Tesla’s AI Day livestream event is supposed to start in about 5 minutes. We’ve published some articles leading up to today’s event about what might be included, but there have been essentially no leaks about what will actually be covered. We’ll see! You can watch the livestream on Tesla’s website or via the embedded YouTube player below, but I’m also going to liveblog some highlights and my thoughts here. Every time I add a new highlight/comment, I will update this blog. Stay tuned, or check back in later for the full rundown of Tesla AI Day highlights and extra commentary.
9:17 pm (ET): The Optimus robot displayed last year was just a person dancing in a robot suit!! Who knew?!?
9:25: The goal is to make a useful humanoid robot as soon as possible.
That demo pictured above was the first time Tesla used the robot untethered. Engineers seems quite nervous it would fall down, but it performed the demo flawlessly.
This next one looks very much like the robot Tesla plans to bring to market, but it can’t walk yet (maybe in ~3 weeks, Elon Musk says):
Elon Musk expects the Optimus robot to cost less than $20,000.
9:28: Musk is now also talking about “a future of abundance, a future of no poverty.” That sounds nice, but that’s not how the world works. Nonetheless, I do think it reemphasizes Musk’s dream of helping humanity on a massive scale. One may also say it represents an unrealistic idealism, and an excessive faith in the potential for technology to solve fundamental problems of inequity and poverty across the world.
9:34: (This is from earlier, but am just posting about it.) They showed a video of the Optimus robot doing some useful tasks, from working in a factory to watering plants. Here are a few shots of the robot in action as well as what it is seeing:
9:40: Tesla is using its vast knowledge and technological know-how from creating the safest cars in the world in order to protect the Optimus robot.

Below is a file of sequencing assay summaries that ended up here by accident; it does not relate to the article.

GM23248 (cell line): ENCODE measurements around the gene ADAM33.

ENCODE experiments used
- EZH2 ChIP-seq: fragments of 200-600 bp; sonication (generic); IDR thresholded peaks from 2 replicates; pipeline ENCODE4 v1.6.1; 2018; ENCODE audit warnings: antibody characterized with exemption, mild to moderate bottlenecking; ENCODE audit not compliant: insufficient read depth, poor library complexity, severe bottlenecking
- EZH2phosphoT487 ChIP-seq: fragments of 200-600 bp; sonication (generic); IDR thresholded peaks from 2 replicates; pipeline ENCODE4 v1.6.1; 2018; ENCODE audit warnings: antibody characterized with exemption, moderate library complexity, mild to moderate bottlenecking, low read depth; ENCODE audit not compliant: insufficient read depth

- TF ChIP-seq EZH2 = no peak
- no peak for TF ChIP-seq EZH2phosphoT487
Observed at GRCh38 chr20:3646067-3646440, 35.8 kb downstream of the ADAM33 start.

9:52: Tesla engineers talked at length about why the Optimus robot is designed to be like a human, and some of the many details of how it is achieving that target.
9:50: This included talking about human hands and robot hands, human walking and robot walking, and more.
9:59: Tesla is now looking to start using this robot in Tesla factories in order to take it to the next stage of development.
10:00: “All of this was done in barely 6 to 8 months,” one of the engineers notes.
It’s an amazing achievement, and it seems likely to be another enormous, transformative product from Tesla. That said, it is also quite expensive, and one has to wonder who will find its capabilities worth that cost in the next few or several years. We shall see!
10:03: Tesla’s head of Autopilot (aside from Elon Musk himself), Ashok Elluswamy, is now talking about Full Self Driving (FSD) Beta.
10:07: I’m not going to lie — after a year with FSD Beta and no serious improvement as far as I’ve discerned (perhaps even devolution), none of this part of the presentation is impressing me at this point.
In short: it’s complicated. But will it work?
10:32: At this point, the presenters are convincing me that FSD software is going to take years to get decent. The level of complication here and how they are dealing with it makes me think this will require so much development and refinement that we are far, far off from robotaxi-level driving.
11:30: It’s now almost an hour later. Tons of detail was presented on Tesla FSD and Dojo in the past hour. We will publish more on what was presented there in another piece. I will just repeat: In short: it’s complicated. But will it work?
12:24 am (ET): It’s over. Miss something? You will be able to watch the 3-hour presentation and Q&A on Tesla’s YouTube channel soon.
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